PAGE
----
QUESTION #5 – Does Framingham have a racial and economic equity problem in your opinion? If yes, how would you address it as a mayor.

Income inequality is a problem in Framingham. More economic development means more employment. Widespread opportunity for all residents of Framingham to move up the ladder. Creating a lively downtown with an active nightlife will bring citizens of all races together.

don’t believe a racial problem exists among our young people. The schools have always fostered an atmosphere of racial inclusion and interaction. Our youth sports programs enable children all backgrounds to participate in team competition and build friendships that last forever.

QUESTION #6 – How would you make Framingham more green? Outline the steps you would take in your 4-years.

If economically feasible, convert city owned vehicles to non-carbon based fuels, switch lighting from fluorescent and incandescent to LED fixtures. Water saving devices on plumbing fixtures in the schools and municipal buildings.

Less food waste in school cafeterias.

Encourage (but not force) store owners to switch from plastic bags to paper.

Set up water bottle filling stations in the schools and town hall to reduce reliance on disposable water bottles.

QUESTION #7 – The biggest problem facing Framingham that no one talks much about is: _________________ And I would address it by: _____________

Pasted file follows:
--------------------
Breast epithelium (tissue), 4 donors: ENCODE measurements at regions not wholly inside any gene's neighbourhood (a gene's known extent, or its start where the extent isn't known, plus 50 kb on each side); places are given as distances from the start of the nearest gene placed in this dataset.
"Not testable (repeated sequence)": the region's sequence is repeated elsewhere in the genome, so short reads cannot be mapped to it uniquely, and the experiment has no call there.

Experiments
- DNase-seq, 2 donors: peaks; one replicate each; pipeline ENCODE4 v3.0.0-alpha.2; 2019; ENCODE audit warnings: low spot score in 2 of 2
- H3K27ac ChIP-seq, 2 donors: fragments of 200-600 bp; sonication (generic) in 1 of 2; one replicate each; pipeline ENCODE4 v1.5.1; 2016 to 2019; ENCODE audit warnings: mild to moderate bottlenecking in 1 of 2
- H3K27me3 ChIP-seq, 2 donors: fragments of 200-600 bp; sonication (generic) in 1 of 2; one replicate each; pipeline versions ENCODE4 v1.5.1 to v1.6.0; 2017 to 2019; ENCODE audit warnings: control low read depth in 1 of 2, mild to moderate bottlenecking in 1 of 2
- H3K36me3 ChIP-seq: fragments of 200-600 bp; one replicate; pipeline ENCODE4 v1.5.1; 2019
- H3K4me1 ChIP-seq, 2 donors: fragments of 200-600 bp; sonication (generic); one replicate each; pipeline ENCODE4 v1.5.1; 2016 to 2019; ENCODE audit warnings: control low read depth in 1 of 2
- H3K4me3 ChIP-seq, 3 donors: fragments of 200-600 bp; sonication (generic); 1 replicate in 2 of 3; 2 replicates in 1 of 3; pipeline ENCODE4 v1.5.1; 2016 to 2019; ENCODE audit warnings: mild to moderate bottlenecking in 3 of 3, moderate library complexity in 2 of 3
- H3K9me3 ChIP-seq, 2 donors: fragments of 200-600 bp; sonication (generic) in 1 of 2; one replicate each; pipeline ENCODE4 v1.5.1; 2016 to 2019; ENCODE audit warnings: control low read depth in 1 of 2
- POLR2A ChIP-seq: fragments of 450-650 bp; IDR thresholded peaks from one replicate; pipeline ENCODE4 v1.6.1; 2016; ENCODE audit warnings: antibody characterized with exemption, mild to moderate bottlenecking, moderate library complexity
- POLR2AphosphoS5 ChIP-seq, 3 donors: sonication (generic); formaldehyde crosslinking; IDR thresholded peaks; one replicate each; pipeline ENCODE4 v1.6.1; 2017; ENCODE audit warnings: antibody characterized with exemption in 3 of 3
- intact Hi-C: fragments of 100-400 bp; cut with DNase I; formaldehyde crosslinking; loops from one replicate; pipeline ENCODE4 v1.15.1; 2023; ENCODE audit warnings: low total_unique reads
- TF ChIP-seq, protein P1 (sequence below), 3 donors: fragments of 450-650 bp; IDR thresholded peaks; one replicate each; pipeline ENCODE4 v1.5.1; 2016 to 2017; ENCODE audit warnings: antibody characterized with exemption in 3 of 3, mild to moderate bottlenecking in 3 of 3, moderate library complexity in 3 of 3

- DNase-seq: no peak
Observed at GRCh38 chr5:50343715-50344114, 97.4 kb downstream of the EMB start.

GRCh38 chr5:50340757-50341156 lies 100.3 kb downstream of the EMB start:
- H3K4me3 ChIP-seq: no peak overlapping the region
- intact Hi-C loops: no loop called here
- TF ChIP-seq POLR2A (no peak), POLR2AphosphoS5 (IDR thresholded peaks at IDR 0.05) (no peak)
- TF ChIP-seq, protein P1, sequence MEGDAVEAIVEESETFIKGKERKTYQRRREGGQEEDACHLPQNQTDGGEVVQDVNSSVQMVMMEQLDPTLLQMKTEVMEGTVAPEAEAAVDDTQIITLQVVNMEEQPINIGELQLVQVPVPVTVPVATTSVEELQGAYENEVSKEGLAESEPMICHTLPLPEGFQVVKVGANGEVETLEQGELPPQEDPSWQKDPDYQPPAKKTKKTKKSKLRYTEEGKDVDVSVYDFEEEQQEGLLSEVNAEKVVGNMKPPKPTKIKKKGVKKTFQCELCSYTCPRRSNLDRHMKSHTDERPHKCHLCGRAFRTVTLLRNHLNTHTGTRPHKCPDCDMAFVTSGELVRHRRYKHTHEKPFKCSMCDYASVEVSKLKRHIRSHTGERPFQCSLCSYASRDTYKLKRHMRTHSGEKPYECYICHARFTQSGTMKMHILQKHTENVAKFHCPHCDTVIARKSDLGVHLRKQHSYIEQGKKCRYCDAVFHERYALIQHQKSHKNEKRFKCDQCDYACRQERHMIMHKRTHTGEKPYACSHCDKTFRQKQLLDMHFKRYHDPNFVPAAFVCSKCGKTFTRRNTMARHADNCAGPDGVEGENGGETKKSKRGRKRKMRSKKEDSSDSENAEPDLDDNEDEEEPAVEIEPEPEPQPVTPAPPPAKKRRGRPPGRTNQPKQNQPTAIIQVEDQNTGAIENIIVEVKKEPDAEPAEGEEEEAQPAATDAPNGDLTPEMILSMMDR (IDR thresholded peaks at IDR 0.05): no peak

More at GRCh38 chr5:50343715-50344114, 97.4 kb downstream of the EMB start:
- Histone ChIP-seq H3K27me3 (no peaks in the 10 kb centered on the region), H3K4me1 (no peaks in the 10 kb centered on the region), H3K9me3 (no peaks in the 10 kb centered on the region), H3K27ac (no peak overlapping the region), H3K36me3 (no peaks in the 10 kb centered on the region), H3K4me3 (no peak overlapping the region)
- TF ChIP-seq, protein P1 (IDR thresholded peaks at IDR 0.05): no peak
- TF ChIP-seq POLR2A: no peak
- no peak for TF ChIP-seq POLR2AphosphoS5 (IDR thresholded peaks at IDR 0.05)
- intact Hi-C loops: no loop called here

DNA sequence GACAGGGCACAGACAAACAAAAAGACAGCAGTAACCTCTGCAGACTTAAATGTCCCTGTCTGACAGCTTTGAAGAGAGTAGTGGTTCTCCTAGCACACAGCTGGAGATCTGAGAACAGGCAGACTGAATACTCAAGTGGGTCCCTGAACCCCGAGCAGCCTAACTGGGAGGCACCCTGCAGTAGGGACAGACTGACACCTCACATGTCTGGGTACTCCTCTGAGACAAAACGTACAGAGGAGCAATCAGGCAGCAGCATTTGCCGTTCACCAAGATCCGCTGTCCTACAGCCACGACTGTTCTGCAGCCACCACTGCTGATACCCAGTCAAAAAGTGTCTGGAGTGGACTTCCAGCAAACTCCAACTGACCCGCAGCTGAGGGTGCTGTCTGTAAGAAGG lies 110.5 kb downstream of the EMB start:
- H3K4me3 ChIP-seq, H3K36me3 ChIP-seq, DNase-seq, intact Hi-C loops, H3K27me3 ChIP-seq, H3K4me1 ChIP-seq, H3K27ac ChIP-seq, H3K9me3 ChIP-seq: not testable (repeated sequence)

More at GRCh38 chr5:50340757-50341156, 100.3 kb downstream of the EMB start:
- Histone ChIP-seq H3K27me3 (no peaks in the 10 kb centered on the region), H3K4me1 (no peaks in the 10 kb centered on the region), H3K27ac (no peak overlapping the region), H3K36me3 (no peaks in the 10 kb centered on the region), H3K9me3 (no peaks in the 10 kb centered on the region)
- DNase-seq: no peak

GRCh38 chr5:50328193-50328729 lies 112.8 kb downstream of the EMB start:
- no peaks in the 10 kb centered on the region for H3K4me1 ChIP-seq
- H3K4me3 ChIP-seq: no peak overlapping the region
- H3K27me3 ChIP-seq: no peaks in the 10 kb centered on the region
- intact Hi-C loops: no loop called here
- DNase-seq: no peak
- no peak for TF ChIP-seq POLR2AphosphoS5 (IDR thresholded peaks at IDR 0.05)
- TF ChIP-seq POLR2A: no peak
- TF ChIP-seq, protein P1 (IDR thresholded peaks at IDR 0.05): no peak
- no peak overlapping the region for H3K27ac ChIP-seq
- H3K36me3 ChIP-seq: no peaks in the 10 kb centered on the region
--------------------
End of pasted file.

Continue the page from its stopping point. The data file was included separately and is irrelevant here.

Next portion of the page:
The biggest problem facing Framingham that no one talk about much is neighboring communities not helping out enough to alleviate homelessness, domestic violence, drug abuse and other societal ills.

And I would address it by: Reaching out to town officials and police departments and persuade them to do their fair share. Exert whatever
leverage our city can on these towns, such as re-negotiating Intermunicipal Agreements such as that with
Ashland over transport of sewage through Framingham sewer lines.


QUESTION #8 What would you accomplish in your first 100 days? Be specific.

Work with police chief and District Court judges to get ICE agents out of our community.

Assemble a group of real estate professionals such as commercial brokers, landlords, developers, lenders, attorneys, city planners to share ideas and insights into how we lean on stubborn owners to improve vacant strip malls.

Propose legislation through the city council to pass a blight tax.

Hire people as legislative lobbyists, liaisons to get money from Beacon Hill for our schools.


Framingham Source Editor Susan Petroni

Susan Petroni Framingham Source Editor Email: Phone: 508-315-7176